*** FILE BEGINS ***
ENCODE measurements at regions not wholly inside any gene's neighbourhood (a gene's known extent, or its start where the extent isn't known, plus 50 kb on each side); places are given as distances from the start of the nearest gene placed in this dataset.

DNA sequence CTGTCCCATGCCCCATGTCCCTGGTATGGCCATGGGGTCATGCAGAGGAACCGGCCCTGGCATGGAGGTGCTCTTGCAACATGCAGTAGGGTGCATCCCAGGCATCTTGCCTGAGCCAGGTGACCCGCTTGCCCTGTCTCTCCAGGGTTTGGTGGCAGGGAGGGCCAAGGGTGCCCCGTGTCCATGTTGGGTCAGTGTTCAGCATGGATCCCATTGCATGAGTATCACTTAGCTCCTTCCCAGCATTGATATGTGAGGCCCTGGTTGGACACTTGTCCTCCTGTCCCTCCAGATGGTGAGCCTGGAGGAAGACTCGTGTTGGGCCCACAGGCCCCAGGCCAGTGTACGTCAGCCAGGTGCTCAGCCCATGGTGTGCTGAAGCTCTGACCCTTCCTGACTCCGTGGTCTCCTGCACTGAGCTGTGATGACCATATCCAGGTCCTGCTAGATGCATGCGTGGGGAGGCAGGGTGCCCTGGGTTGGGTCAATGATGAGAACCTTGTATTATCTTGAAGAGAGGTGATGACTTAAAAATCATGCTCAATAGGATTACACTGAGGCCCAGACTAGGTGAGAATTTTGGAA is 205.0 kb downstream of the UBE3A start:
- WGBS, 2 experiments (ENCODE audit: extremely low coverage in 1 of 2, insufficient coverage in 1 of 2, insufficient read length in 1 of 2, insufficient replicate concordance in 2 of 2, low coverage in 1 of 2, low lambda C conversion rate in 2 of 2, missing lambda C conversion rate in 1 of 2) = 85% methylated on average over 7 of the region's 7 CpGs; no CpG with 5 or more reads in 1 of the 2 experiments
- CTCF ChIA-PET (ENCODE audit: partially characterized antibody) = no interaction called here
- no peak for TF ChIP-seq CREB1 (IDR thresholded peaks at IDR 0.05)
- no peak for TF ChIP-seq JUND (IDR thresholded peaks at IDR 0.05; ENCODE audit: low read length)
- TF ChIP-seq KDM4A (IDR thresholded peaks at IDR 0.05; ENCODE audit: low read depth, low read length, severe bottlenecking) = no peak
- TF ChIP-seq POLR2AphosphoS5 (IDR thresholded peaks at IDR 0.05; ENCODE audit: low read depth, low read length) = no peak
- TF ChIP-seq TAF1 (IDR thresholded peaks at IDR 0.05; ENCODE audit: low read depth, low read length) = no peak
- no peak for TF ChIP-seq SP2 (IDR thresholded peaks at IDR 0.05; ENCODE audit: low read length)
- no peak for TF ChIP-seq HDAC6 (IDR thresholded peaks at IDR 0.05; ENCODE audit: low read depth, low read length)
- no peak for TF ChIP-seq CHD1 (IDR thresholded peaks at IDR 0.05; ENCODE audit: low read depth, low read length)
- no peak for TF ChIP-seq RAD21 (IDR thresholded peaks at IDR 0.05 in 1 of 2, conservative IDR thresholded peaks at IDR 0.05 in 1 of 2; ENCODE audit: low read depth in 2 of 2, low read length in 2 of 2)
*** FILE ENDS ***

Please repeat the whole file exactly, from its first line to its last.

ENCODE measurements at regions not wholly inside any gene's neighbourhood (a gene's known extent, or its start where the extent isn't known, plus 50 kb on each side); places are given as distances from the start of the nearest gene placed in this dataset.

DNA sequence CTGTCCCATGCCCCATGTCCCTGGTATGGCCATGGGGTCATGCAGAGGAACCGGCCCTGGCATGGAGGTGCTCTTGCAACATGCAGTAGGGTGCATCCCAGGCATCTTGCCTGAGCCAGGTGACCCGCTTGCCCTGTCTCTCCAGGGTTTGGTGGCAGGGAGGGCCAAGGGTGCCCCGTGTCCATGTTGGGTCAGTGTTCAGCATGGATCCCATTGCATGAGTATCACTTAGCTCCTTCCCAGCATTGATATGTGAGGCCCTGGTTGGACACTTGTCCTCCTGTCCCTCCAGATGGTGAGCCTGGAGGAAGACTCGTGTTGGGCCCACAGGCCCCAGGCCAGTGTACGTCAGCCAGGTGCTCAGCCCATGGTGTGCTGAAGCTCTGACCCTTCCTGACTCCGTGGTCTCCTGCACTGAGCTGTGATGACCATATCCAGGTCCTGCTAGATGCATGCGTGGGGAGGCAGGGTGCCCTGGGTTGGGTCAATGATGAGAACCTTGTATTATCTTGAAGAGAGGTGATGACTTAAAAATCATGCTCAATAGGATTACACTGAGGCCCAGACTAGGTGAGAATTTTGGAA is 205.0 kb downstream of the UBE3A start:
- WGBS, 2 experiments (ENCODE audit: extremely low coverage in 1 of 2, insufficient coverage in 1 of 2, insufficient read length in 1 of 2, insufficient replicate concordance in 2 of 2, low coverage in 1 of 2, low lambda C conversion rate in 2 of 2, missing lambda C conversion rate in 1 of 2) = 85% methylated on average over 7 of the region's 7 CpGs; no CpG with 5 or more reads in 1 of the 2 experiments
- CTCF ChIA-PET (ENCODE audit: partially characterized antibody) = no interaction called here
- no peak for TF ChIP-seq CREB1 (IDR thresholded peaks at IDR 0.05)
- no peak for TF ChIP-seq JUND (IDR thresholded peaks at IDR 0.05; ENCODE audit: low read length)
- TF ChIP-seq KDM4A (IDR thresholded peaks at IDR 0.05; ENCODE audit: low read depth, low read length, severe bottlenecking) = no peak
- TF ChIP-seq POLR2AphosphoS5 (IDR thresholded peaks at IDR 0.05; ENCODE audit: low read depth, low read length) = no peak
- TF ChIP-seq TAF1 (IDR thresholded peaks at IDR 0.05; ENCODE audit: low read depth, low read length) = no peak
- no peak for TF ChIP-seq SP2 (IDR thresholded peaks at IDR 0.05; ENCODE audit: low read length)
- no peak for TF ChIP-seq HDAC6 (IDR thresholded peaks at IDR 0.05; ENCODE audit: low read depth, low read length)
- no peak for TF ChIP-seq CHD1 (IDR thresholded peaks at IDR 0.05; ENCODE audit: low read depth, low read length)
- no peak for TF ChIP-seq RAD21 (IDR thresholded peaks at IDR 0.05 in 1 of 2, conservative IDR thresholded peaks at IDR 0.05 in 1 of 2; ENCODE audit: low read depth in 2 of 2, low read length in 2 of 2)